Will He or Won’t He?

The air is rife with all sorts of rumors these days regarding the upcoming report by Brammertz. So, will he drop the other shoe and seal the fate of the Syrian regime? Or will he present another technical report and ask for another extension? Or will there be some room to maneuver between the two “extremes,” which will allow him to satisfy some gnawing expectations and appease some worries, but without necessarily providing a finalized list of suspects at this stage?

Well, the “problem” with Brammertz is his continuing preoccupation with silence, which albeit amply justified from a tactical perspective, is, nonetheless too unnerving for most people and parties concerned at this stage, and tend to ignore the important political ramifications of the whole affair. Brammertz should not forget that the fate of two countries and their ruling regimes is at stake here. But then, this is precisely why Brammertz might seem so overcautious to some. The stakes are just too high to allow for any mistakes, a reality with which the Syrian opposition will have to contend as well.

For this reason, and regardless of what the upcoming report might end up saying, we, the dignified and outraged, or the dignifiedly outraged, members of the opposition, should be ready with a vision, a plan and a strategy. Indeed, the upcoming meeting of the National Salvation Front will take place on June 4-5 in London, a few days before the release of Brammertz new report, and should we fail to come with something more concrete at the end of it, I doubt if we will ever be taken seriously, regardless of Brammertz’ wills and won’ts.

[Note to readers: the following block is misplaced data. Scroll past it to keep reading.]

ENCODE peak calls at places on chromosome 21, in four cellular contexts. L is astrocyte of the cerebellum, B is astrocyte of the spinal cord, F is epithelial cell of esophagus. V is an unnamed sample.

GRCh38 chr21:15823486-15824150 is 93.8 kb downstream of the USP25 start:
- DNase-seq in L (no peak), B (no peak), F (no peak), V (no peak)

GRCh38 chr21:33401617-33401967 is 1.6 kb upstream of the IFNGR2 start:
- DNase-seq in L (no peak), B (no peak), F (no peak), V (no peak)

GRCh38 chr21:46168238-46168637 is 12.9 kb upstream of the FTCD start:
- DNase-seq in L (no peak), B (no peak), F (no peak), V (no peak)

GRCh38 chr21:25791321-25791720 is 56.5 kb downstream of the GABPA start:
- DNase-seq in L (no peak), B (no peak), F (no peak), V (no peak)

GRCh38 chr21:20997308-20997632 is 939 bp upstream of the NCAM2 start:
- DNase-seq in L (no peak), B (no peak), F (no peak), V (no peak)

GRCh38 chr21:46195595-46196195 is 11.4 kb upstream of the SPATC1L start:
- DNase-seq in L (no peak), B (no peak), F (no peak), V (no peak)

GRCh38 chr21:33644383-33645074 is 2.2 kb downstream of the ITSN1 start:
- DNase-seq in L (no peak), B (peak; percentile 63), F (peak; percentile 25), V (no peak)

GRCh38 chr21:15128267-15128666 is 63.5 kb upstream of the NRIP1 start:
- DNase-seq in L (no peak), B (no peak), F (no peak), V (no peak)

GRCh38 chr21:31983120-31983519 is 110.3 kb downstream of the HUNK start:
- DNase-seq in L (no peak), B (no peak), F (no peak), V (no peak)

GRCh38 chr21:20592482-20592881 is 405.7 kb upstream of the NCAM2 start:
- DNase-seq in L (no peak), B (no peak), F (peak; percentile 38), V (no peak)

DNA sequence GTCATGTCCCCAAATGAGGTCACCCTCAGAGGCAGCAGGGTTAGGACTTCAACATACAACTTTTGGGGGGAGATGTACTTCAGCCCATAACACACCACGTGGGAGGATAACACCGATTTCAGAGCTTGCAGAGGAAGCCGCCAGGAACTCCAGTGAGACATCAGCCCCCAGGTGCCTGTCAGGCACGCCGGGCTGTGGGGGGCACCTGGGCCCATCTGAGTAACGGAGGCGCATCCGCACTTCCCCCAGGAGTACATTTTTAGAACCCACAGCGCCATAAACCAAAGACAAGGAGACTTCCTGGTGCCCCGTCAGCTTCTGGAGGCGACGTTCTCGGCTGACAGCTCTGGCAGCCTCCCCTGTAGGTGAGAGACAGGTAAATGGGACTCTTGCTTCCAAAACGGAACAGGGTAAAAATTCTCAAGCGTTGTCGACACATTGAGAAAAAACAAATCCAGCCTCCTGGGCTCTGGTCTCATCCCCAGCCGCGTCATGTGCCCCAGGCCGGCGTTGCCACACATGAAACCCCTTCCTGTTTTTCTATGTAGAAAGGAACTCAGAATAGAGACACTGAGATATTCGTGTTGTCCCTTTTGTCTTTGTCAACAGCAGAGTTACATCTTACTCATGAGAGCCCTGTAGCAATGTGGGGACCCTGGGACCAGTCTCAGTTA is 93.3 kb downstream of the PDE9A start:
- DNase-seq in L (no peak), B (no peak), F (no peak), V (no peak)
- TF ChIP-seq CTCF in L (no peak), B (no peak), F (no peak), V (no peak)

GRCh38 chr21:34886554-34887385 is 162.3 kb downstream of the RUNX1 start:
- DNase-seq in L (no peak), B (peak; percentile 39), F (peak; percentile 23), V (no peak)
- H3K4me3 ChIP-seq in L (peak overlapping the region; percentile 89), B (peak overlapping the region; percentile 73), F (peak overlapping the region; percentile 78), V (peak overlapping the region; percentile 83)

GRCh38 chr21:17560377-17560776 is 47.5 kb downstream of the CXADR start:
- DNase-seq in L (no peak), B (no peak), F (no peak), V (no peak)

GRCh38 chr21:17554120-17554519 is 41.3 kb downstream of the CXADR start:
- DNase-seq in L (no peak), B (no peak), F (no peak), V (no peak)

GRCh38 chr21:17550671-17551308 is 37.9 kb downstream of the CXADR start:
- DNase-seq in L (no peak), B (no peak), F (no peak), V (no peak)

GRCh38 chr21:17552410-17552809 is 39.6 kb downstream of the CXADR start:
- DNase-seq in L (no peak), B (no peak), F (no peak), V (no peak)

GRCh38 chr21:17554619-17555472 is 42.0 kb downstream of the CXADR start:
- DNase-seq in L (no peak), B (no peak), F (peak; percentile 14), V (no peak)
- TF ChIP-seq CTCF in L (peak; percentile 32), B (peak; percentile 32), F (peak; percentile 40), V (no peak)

11 thoughts on “Will He or Won’t He?

  1. It seems likely to me that if the Assad regime appears to be in “serious” trouble, some group in the military will form to follow the Assad example and stage a coup, thinking that this will preserve/expand their own power and privileges. Will they be right? In your opinion, will the NSF and the Syrian people be so overjoyed at the overthrow of Assad as to accept their new masters meekly, or will they apply “people power” to insist on democracy?

  2. I think this is the scenario that a lot of people are banking on, including me. Because the “people power” part requires a serious shakedown to take place in the system first, before it can slowly come into play.

  3. The problem with this scenario is that our recent history seems to be against the outcome you are hoping for.. Being only a 40-year-old means you probably do not remember the overwhelming wave of optimism that swept the country in the aftermath of the coup that brought Assad Sr. to ABSOLUTE power (I maintain that he was IN POWER long before it..).. I (as a 49-year-old!!..)remember all too vividly how people really believed that Assad Sr was actually going to imrove their lot!.. How wrong they all were..More recently, a large section of the population(myself NOT included, I hasten to add!!..)thought the same about Assad Jr. While I accept that, on the face of it, the problem is with Assad & Co., I believe the fundemental problem is a problem with the Regime.. With the Army being what it is, a millitary coup will still be a change from within the Regime itself (even if it involved the ‘outer circles’).. A change from within that will only bring a cosmetic change that is devoid of any substance..As you said, the NSF must offer a viable alternative, or it will never be taken seriously…